If we have psychiatric issues, which we do with autoimmune thyroid disease, they suffer the consequences of our many personalities.

    Nothing is black and white, IMO. This disease business is chock-a-block with shades of grey.

    Thanks for writing this. Thanks to everyone for sharing their two cents.



    • Melissa Travis says:

      Hello Katie-
      Thanks for writing in with your thoughts. I always love to hear from you. I do want to say- you ARE wiser. Wisdom comes when we suffer and when we experience joy deeply. We cannot do EITHER without gaining from it… and WE ALL HERE have gained from it. All of us are MUCH WISER… Hell – we are all due our own personal fucking mountain top and zen floating space.

      And yes– I’m so glad we are able to acknowledge the space for our families and friends and how it touches them… the laundry list of things “that are too painful to talk about.” [THIS SPACE IS FOR THE THINGS THAT GO UNSPOKEN………………………………………………………………………………………………………………………………………………………………………………………………………………………………………………………………………………………………………………………………………………………………………………………………………………………………………………………………………………………………………..].

      I often think how good it is we have this space here to bear witness to each other- and what we are going through and what we have gone through… our families do not have that… GIANT HUGS.

  5. Janel says:

    What a wonderfully insightful and incisive piece! Yes, you can do both. I would venture to say that all of us on the DT board try to live meaningful lives. After all, here we are sharing our experiences in an effort to ease another’s journey through this illness. I’m sure that offline, we exhibit the same kind, caring attitude toward others.

    I have found that people who talk about “finding the gift in your illness” usually are trying to blame the patient. It serves to mentally distance them from the possibility that it (or something similar) will ever happen to them, and imparts a warm, smug feeling. That’s why I never use those terms to describe the “gifts in the hit” I’ve gotten from Hashi’s (love that phrase–can I steal that?). There’s nothing to be ashamed of in just putting your head down, slogging through and surviving. [In Spanish, the word for survive is sobrevivir, which literally translates to “live over.” I think that nicely describes what we do: live over all the things we have to deal with.] It’s when you come out on the other side, or come to a place where you can catch a break, that you can start to process, analyze and interpret what you’ve endured. Survive now, find meaning later is what we instinctively do.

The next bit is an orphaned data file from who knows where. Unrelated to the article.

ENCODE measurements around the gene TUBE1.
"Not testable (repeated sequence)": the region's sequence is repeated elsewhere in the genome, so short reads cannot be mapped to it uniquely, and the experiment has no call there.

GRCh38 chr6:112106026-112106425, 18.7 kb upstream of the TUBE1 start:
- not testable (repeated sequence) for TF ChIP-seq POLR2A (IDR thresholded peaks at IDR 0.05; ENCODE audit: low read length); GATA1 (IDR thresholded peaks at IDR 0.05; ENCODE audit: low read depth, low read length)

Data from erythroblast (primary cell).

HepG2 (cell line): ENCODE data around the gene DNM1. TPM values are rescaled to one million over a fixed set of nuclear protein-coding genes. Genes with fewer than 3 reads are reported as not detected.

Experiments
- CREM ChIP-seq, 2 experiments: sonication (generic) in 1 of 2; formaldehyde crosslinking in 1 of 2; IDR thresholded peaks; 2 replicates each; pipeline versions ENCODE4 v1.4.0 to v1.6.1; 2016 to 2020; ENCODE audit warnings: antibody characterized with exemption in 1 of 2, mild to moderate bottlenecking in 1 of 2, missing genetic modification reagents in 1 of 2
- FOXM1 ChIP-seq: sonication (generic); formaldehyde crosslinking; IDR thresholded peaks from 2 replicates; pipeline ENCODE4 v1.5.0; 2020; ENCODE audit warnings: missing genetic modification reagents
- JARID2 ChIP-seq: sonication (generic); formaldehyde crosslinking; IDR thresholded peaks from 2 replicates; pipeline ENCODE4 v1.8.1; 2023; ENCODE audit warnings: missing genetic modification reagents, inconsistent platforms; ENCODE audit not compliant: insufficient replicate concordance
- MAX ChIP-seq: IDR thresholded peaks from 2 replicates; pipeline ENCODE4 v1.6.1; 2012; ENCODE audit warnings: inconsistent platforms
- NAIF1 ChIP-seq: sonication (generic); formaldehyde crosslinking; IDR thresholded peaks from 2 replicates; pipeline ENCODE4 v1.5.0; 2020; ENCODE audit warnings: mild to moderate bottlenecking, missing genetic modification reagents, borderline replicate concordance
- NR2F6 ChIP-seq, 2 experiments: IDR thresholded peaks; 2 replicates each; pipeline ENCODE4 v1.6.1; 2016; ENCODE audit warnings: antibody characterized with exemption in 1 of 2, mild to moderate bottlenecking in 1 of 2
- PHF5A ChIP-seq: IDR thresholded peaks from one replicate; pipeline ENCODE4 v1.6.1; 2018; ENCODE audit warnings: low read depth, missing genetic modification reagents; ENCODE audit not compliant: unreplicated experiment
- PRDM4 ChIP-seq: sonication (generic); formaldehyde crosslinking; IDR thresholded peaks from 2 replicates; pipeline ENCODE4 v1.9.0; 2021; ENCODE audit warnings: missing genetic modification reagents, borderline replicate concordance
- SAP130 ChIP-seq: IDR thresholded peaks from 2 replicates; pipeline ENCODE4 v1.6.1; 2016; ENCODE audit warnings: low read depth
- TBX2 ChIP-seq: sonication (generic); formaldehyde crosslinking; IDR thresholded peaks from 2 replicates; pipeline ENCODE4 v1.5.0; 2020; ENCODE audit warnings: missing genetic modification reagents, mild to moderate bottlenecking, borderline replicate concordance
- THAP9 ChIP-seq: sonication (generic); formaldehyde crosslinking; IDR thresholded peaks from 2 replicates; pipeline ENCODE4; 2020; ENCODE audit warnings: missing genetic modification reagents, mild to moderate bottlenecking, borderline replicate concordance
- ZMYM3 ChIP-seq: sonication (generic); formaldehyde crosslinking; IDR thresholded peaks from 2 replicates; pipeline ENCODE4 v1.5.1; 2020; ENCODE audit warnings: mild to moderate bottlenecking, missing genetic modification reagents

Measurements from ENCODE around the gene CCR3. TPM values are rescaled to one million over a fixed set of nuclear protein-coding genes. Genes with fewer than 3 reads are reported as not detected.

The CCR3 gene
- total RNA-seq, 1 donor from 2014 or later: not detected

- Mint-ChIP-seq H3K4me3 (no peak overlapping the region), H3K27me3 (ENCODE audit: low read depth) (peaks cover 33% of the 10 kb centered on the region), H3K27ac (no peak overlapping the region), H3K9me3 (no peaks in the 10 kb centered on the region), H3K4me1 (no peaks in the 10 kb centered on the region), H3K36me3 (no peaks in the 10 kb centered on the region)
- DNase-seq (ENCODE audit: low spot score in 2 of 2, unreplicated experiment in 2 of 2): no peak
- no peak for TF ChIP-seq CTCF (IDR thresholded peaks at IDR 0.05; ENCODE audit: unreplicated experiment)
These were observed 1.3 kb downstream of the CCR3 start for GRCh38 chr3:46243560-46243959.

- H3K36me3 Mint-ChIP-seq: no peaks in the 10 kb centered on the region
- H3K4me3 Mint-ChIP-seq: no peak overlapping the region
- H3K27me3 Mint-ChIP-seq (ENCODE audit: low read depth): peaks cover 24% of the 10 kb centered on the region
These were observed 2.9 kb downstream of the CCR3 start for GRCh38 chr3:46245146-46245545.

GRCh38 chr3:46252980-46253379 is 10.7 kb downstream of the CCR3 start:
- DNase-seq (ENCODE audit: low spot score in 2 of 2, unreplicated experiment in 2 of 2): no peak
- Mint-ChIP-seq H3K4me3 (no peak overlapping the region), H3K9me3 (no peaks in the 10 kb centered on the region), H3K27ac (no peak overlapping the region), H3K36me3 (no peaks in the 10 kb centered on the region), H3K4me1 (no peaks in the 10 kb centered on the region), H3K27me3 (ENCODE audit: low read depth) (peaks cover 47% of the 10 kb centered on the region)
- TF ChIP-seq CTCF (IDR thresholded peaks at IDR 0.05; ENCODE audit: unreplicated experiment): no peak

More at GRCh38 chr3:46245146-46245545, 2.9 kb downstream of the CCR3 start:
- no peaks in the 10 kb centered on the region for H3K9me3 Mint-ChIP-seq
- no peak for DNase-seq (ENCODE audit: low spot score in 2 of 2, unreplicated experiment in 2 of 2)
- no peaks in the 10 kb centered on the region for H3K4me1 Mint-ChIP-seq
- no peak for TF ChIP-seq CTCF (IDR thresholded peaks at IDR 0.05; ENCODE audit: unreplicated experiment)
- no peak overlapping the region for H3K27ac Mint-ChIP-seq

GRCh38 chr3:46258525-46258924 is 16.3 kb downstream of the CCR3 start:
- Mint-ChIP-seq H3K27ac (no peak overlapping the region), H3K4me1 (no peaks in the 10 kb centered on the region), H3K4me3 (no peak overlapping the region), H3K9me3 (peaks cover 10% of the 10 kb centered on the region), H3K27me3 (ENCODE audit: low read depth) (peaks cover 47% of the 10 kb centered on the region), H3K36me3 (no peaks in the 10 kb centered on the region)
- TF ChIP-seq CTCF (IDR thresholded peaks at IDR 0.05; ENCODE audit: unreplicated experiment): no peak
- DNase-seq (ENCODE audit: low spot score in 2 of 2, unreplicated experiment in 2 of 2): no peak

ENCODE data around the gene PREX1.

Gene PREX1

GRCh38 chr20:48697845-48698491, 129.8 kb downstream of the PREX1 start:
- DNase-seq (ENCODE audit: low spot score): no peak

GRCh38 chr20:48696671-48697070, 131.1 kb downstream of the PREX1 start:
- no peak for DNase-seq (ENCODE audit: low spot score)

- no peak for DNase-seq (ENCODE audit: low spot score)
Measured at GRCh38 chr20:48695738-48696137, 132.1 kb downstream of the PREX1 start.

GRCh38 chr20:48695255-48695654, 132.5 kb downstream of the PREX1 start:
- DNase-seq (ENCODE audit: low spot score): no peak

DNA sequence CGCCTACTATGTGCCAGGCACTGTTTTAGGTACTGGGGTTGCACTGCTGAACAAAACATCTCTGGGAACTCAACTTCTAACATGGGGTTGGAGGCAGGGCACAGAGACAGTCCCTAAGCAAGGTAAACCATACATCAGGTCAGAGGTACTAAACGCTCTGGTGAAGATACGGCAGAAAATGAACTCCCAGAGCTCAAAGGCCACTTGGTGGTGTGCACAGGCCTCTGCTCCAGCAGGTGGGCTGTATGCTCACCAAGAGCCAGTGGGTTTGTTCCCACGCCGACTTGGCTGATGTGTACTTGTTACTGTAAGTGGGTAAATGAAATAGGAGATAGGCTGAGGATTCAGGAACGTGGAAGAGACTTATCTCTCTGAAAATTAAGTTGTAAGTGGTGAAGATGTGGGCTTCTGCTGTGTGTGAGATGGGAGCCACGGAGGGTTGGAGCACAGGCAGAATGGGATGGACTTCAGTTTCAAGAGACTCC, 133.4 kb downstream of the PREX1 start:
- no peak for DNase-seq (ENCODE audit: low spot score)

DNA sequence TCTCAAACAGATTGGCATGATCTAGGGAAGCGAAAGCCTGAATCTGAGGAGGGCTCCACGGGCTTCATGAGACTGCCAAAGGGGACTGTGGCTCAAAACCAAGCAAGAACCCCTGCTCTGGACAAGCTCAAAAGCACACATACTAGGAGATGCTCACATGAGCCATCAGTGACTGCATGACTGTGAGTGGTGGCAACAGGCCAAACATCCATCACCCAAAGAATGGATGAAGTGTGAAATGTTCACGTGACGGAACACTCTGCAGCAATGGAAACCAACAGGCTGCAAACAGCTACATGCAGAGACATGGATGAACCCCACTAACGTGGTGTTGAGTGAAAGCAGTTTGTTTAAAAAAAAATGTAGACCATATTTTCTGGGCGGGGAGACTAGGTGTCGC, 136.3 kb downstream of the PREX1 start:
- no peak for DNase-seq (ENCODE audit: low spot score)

Illness is not inherently meaningful. It is the changes wrought in ourselves–our perspectives and feelings–by our illness that help us find meaning. Trials tend to bring out our best qualities, but we don’t understand it until we’ve been in it for a while. Am I a better person now? Yes. Would I have chosen to go through what I have with Hashi’s? Are you serious?! The sobering thing is, though, that I could have had to deal with something worse, like my sister (a breast cancer survivor disabled as a result of her treatment). I know there are other thyroid patients who are dealing with multiple serious health issues, while I’m only dealing with one. I may feel like I’ve been through hell, but people who are worse off may think “that’s all?” They’re right, and I’m okay with that.

    • Melissa Travis says:

      Hey Janel! Thanks so much for the lovely comments!!! I try so hard not to compare illnesses and health challenges. To suffer is to suffer. And you are right–pain is pain.

      I myself seek “the gift in the hit”- but I would NEVER allow anyone else to tell me to find it. It is one thing for us to go on our personal journey– it is another for someone to tell us to find it. Again – illness and pain and suffering is so individual- yet it touches everything in our lives. Our family, our friends, our lives, our jobs, our relationships– EVERYTHING is touched by our health. I do agree that “blaming” happens too easily– NOT TO BE STOOD FOR.

      And you are right- would I go through it again? NEVER – NOT IN A THOUSAND YEARS. Am I better for all my experiences and the lovely people I have met – of course. But that is why we call it “life experience.”

      Thanks so much for your lovely words. Fab comment and insight!!!

  6. yallolorry says:

    I didn’t understand this post when I first started reading it but I kind of loved it. Thank you.

    I didn’t get what you meant by “meaning”! I think maybe we don’t use the word in the same way in the UK.